Stock markets may remain wobbly as last week’s sell-off comes on the back of concerns that the main street’s earnings growth does not quite reflect the soaring valuations. Stocks are also feeling the squeeze because liquidity is seeping away. Lately in September foreign investors started intensifying selling leading to ₹1,657 crore outflows for the month.
While another stimulus in the US could lift the global markets, the US Congress is divided over the quantum. This could keep the markets on the edge for a few more weeks till the US elections are decided, which is about six weeks away. Volatility could still continue even beyond US election results if there is no decisive vote.
India’s Friday rally on the back of stimulus measures announced by the government came as a relief, but at higher levels selling could increase as investors weigh prospects of a slower economy. Short-covering also alleviated the plight of the bulls late last week.
Although this may seem like the worst is over, one still has to watch the dollar index in the coming weeks. The suddenly-puffed-up greenback caused a flutter in global markets. Gold and silver prices fell as the dollar index jumped 1.7% this past week.
Undeniably, alarm bells have been clanging for some time. Stock markets raced up from the March lows closer to their pre-covid highs. The global stimulus unleashed by central banks “bazooka”ed stocks to levels of valuations not seen in a long time. Nifty 50’s price-earnings multiple shot up to 21 times in August, higher than pre-covid levels.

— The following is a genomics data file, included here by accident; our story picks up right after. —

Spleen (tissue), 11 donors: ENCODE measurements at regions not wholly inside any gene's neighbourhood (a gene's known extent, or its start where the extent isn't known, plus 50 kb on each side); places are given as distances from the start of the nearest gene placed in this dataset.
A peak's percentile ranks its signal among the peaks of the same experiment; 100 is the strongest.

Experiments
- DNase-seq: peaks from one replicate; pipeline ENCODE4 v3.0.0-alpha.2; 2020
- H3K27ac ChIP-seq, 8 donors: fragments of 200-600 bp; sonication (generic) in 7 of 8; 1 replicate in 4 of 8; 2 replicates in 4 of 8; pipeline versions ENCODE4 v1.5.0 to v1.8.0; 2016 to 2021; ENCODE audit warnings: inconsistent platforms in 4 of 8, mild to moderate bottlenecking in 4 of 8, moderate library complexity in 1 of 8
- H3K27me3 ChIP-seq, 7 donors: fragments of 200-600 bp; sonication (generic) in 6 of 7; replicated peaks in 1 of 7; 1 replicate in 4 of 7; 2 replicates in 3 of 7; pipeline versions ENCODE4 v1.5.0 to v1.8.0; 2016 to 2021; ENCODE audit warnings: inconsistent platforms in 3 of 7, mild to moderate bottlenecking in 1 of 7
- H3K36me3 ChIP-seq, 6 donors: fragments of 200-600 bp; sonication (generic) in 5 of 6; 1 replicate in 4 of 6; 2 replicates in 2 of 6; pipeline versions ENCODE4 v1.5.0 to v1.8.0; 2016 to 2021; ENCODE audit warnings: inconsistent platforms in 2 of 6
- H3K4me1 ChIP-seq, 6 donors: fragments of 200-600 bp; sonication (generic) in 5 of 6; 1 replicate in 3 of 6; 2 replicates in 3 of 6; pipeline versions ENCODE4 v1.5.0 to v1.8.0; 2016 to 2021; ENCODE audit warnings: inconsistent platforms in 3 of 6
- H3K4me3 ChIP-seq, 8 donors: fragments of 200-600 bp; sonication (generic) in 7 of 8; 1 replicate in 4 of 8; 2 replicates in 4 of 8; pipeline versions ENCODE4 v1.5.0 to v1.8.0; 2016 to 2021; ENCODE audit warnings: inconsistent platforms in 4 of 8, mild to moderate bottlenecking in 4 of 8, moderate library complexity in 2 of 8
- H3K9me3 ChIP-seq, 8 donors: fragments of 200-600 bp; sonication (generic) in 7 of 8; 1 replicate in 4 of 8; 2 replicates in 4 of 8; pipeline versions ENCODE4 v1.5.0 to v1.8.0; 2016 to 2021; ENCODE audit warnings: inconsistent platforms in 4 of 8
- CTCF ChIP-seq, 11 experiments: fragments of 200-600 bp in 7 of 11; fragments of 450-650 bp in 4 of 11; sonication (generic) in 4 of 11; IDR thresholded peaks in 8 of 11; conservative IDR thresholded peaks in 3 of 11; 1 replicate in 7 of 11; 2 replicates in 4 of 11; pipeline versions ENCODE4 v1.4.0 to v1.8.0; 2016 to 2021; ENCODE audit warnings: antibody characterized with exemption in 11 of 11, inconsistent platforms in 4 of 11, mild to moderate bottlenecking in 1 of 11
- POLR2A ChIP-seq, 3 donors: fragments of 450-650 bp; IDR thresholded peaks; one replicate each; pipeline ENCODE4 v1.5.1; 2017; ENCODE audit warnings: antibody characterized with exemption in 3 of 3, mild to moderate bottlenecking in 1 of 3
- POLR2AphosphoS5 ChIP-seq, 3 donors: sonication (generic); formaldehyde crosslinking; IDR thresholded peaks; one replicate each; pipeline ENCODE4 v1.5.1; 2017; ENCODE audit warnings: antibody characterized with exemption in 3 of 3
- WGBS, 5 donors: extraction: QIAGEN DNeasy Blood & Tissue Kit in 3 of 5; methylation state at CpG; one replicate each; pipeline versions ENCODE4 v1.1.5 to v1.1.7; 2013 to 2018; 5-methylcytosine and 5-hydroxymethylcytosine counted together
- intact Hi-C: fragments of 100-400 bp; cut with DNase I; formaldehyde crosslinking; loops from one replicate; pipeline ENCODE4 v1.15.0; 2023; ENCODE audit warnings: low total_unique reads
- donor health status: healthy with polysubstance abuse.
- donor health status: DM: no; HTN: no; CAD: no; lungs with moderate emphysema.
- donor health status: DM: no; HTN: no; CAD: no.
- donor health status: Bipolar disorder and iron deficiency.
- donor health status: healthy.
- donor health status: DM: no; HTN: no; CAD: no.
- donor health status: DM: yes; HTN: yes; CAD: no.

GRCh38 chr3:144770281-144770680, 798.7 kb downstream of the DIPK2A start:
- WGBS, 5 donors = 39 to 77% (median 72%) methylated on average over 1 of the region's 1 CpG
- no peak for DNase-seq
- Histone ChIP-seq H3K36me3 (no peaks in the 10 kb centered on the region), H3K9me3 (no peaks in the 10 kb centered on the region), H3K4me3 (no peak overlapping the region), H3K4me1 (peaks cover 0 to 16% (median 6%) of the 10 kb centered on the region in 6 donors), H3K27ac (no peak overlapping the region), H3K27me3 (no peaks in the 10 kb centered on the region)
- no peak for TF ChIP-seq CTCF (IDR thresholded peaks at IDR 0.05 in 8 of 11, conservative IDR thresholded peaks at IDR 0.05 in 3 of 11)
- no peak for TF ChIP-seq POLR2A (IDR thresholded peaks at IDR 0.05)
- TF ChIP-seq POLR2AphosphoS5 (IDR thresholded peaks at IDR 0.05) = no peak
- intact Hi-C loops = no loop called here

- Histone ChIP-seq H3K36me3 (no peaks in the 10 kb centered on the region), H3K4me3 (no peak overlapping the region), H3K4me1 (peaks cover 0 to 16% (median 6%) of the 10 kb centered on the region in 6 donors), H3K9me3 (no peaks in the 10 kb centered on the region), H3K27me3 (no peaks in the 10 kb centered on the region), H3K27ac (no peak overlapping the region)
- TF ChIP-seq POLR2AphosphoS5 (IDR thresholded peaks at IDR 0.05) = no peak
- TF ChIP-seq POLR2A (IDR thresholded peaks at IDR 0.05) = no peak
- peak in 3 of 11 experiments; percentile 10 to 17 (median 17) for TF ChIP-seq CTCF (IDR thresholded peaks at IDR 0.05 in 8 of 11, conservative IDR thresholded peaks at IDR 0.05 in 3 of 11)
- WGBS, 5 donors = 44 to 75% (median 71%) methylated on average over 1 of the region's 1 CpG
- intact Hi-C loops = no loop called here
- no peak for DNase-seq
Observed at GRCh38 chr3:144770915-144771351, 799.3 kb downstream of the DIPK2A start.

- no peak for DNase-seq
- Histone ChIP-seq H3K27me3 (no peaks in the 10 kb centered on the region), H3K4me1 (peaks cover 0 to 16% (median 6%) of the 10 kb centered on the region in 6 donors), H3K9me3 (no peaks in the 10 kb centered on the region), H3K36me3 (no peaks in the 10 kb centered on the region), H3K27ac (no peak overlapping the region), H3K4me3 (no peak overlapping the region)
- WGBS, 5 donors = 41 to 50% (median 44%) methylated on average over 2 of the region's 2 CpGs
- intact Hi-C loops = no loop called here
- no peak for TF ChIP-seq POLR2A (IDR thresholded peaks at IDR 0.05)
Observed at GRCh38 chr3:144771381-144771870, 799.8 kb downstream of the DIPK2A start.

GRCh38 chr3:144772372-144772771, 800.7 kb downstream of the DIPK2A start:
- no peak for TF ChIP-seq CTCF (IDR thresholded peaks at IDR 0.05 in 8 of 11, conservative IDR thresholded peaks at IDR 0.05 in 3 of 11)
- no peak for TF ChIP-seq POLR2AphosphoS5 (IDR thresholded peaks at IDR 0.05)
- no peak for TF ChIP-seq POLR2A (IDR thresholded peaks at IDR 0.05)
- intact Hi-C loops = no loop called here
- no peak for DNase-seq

As valuations are over-stretched, retail investors have to be up and on their guard. While retail investors invest largely in small caps, the recent SEBI circular on multi-cap allocation is not likely to drive small stocks further. Multi-cap funds will find the low liquidity a deterrent to make a switch from large-caps to small-caps.
Meanwhile, the liquidity gush has created an Indian behemoth. Reliance Industries Ltd’s stock scaled $200 billion in valuation. Besides, telecom companies are facing the tariff war again. Last week, Jio upped the competitive ante by bundling free over-the-top streaming services for its post-paid users.
Among other conglomerates, the Tata Group could undergo a massive change after the Shapoorji Pallonji Mistry Group announced it was uncoupling from the former. This sent the stock price of TCS tumbling.
Colgate Palmolive Ltd has been closer to its pre-covid highs as demand for its products has been stable.
GMM Pfaudler’s offer-for-sale, though, was painful for many investors; it came at a 33% discount to its market value. This episode offers important lessons to investors.
Meanwhile, banking stocks continue under pressure. Several banks announced that they would charge additional interest or a processing fee.
The Supreme Court’s judgement on waiver of interest on interest is expected this week, and could clear the air for banks. Besides, the Monetary Policy Committee meet is scheduled this week though a rate cut may not be in the offing as inflation has been rising.
The markets hinge on the banking sector for revival as it has a more than 35% weight in the bellwether index. With bad loan’s and pressure on restructuring covid-19, this sector faces headwinds though.
The September sell-off has yet to bring valuations of many frontline stocks to reasonable levels for many investors to get comfortable owning them again. That’s not tilting the scales in favour of bulls.